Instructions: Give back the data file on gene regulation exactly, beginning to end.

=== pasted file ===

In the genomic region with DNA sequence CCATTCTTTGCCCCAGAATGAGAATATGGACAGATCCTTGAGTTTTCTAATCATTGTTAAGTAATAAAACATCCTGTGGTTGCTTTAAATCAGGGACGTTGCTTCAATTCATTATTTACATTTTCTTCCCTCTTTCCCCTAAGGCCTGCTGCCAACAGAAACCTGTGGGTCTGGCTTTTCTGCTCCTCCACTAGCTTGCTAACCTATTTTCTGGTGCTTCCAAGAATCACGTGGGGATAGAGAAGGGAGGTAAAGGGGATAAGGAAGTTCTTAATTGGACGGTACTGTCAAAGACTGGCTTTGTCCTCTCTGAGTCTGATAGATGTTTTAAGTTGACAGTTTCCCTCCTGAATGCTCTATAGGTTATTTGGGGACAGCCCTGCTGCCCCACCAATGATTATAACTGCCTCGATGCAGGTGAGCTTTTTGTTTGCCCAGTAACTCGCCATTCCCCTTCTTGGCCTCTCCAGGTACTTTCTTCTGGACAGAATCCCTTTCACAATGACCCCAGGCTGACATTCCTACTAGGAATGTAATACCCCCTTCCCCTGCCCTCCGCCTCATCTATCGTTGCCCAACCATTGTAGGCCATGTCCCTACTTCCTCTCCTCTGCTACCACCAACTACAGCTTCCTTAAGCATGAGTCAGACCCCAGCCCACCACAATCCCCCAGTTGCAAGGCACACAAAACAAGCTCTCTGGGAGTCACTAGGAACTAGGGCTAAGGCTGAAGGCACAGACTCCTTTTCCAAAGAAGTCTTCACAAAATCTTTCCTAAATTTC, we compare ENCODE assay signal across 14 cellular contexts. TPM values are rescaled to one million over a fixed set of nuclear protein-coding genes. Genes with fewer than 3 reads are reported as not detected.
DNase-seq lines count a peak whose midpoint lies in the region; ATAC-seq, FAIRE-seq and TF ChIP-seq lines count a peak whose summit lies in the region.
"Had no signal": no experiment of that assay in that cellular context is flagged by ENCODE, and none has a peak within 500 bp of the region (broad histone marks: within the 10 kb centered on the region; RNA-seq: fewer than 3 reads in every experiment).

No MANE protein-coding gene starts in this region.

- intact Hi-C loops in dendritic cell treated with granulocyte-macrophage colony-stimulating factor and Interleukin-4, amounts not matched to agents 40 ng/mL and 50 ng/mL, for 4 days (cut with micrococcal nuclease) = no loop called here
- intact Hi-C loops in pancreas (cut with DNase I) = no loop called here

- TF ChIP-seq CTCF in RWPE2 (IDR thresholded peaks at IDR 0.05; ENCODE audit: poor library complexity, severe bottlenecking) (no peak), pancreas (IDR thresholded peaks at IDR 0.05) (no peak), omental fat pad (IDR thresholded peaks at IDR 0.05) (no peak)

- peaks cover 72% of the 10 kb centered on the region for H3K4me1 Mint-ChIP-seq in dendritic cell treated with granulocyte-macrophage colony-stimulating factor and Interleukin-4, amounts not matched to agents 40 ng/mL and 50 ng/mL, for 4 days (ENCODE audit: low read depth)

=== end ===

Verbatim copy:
In the genomic region with DNA sequence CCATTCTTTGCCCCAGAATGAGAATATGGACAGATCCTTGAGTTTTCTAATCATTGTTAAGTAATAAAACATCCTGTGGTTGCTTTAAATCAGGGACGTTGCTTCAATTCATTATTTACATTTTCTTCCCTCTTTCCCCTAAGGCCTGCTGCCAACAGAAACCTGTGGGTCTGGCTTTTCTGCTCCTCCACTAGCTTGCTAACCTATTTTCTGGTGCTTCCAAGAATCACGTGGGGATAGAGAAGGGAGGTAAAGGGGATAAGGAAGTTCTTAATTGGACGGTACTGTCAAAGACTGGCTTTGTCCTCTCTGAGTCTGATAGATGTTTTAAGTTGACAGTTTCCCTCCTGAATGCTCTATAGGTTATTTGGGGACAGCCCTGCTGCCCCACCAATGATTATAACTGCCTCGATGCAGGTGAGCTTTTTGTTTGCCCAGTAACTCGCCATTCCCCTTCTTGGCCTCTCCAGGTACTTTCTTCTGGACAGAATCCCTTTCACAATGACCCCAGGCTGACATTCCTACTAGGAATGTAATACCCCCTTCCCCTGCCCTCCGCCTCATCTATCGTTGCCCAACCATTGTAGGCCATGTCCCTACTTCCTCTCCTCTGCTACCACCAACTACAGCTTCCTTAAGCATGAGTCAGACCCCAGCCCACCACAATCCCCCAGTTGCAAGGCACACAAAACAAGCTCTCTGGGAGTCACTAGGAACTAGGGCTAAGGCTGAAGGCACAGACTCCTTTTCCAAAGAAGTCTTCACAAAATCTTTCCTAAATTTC, we compare ENCODE assay signal across 14 cellular contexts. TPM values are rescaled to one million over a fixed set of nuclear protein-coding genes. Genes with fewer than 3 reads are reported as not detected.
DNase-seq lines count a peak whose midpoint lies in the region; ATAC-seq, FAIRE-seq and TF ChIP-seq lines count a peak whose summit lies in the region.
"Had no signal": no experiment of that assay in that cellular context is flagged by ENCODE, and none has a peak within 500 bp of the region (broad histone marks: within the 10 kb centered on the region; RNA-seq: fewer than 3 reads in every experiment).

No MANE protein-coding gene starts in this region.

- intact Hi-C loops in dendritic cell treated with granulocyte-macrophage colony-stimulating factor and Interleukin-4, amounts not matched to agents 40 ng/mL and 50 ng/mL, for 4 days (cut with micrococcal nuclease) = no loop called here
- intact Hi-C loops in pancreas (cut with DNase I) = no loop called here

- TF ChIP-seq CTCF in RWPE2 (IDR thresholded peaks at IDR 0.05; ENCODE audit: poor library complexity, severe bottlenecking) (no peak), pancreas (IDR thresholded peaks at IDR 0.05) (no peak), omental fat pad (IDR thresholded peaks at IDR 0.05) (no peak)

- peaks cover 72% of the 10 kb centered on the region for H3K4me1 Mint-ChIP-seq in dendritic cell treated with granulocyte-macrophage colony-stimulating factor and Interleukin-4, amounts not matched to agents 40 ng/mL and 50 ng/mL, for 4 days (ENCODE audit: low read depth)